There were three of us at one time, all princes of Winter, myself and my brothers, Sage and Rowan. I never knew my sire, never cared to know him, nor did my siblings ever speak of him. I wasn't even positive we shared the same sire, but it didn't matter. In the Unseelie Court, Mab was the sole ruler, the one and only queen. Handsome fey and even wayward mortals she might take to her bed, but Mab shared her throne with no one.

We were never close, my brothers and I. As princes of Winter, we grew up in a world of violence and dark politics. Our queen encouraged this, favoring the son who earned her good graces while punishing the others. We used each other, played vicious games against one another, but we were all loyal to our court and our queen. Or so I'd thought.

There is a reason the Winter Court freezes out their emotions, why feelings are considered a weakness and a folly among the Unseelie fey. Emotion corrupts the senses, makes them weak, makes them disloyal to kith and court. Jealousy was a dark, dangerous passion that ate at my brother Rowan until he did the unthinkable and turned on his court, betraying us to our enemies. Sage, my eldest sibling, fell to Rowan's treachery, and he was only the first. In a bid for power, Rowan sided with our greatest enemies, the Iron fey, helping their king nearly destroy the Nevernever. I killed Rowan in the end, avenging Sage and the rest of my kin, but retribution cannot bring either of them back. It's only me now. I am the last, the only remaining son of Mab, Queen of the Unseelie Court.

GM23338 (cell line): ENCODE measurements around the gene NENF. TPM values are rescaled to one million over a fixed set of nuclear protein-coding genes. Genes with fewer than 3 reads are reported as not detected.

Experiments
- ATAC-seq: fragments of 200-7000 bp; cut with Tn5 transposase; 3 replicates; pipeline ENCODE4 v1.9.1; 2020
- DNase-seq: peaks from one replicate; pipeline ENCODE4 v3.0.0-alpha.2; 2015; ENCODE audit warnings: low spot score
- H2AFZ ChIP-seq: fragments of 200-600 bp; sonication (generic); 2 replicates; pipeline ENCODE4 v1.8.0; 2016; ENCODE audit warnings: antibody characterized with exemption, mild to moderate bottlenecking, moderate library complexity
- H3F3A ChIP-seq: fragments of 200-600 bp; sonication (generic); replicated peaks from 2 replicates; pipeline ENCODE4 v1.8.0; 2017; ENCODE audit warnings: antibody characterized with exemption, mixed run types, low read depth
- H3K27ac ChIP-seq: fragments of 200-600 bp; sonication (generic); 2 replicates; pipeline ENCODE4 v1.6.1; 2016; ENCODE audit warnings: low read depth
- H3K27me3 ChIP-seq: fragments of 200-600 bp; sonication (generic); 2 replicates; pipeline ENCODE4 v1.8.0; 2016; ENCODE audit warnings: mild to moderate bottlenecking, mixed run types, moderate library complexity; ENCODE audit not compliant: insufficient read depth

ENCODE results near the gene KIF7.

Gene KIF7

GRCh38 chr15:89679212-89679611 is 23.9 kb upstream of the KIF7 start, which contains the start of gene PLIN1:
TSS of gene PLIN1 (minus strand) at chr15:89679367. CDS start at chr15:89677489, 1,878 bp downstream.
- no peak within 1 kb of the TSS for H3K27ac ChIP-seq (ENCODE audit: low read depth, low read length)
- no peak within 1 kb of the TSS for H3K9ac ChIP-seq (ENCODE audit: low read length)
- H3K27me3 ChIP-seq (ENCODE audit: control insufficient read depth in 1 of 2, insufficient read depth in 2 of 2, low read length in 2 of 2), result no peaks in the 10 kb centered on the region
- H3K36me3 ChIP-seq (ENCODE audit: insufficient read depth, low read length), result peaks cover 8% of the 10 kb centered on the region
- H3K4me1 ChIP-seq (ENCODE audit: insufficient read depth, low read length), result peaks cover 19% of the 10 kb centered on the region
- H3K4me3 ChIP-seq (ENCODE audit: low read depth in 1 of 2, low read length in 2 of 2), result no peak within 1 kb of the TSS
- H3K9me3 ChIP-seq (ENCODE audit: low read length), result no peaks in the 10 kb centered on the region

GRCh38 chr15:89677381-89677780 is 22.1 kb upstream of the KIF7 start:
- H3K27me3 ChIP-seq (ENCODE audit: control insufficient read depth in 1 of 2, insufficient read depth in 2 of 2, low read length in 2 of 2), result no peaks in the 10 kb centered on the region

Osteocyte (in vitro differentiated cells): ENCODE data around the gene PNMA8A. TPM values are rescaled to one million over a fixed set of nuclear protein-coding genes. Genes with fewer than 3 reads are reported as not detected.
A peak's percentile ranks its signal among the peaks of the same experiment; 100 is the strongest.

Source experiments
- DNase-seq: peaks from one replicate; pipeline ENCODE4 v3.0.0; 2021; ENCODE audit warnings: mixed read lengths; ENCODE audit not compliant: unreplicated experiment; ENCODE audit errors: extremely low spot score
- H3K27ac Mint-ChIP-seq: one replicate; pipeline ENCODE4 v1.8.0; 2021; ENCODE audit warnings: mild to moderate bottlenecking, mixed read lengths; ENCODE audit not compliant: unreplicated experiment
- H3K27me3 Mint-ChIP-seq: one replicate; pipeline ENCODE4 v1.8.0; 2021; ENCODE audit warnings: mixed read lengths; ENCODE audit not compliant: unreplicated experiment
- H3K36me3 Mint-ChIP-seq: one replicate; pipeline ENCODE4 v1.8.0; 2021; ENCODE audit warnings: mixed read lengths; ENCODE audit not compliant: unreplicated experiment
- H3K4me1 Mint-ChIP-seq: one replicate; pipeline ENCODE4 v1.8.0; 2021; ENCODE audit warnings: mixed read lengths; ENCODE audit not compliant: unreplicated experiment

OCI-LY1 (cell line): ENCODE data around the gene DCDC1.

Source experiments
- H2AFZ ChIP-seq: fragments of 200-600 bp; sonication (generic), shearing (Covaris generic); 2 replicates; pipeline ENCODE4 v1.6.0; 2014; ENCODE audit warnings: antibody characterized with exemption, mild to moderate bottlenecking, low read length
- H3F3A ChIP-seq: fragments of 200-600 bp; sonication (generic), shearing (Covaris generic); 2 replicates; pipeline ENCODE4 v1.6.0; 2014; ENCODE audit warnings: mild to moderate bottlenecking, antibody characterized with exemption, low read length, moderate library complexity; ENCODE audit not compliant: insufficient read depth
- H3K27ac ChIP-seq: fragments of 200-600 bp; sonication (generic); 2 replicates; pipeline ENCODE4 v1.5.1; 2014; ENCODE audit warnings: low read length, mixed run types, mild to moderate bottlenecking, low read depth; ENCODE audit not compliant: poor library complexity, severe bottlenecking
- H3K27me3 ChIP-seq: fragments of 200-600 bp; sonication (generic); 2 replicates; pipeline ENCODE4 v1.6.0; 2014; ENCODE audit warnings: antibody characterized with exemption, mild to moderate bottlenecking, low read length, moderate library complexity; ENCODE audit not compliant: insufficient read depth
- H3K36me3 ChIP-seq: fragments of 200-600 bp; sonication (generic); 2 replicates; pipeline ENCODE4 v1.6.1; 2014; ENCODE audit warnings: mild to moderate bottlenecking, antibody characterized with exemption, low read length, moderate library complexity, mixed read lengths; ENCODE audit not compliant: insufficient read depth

And I'm already dead to her.

Rowan was not the only one to succumb to emotion and passion. My fall began, as many stories do, with a girl. A girl named Meghan Chase, the half-human daughter of our ancient rival, the Summer King. Fate brought us together, and despite everything I did to shield my emotions, despite the laws of our people and the war with the Iron fey and the threat of eternal banishment from my home, I still found myself falling for her. Our paths were woven together, our fates intertwined, and before the last battle I swore I would follow her to the end of the world, to protect her from all threats, including my own kin, and to die for her if called to do so. I became her knight, and would have gladly served this girl, this mortal who had captured my heart, until the last breath left my body.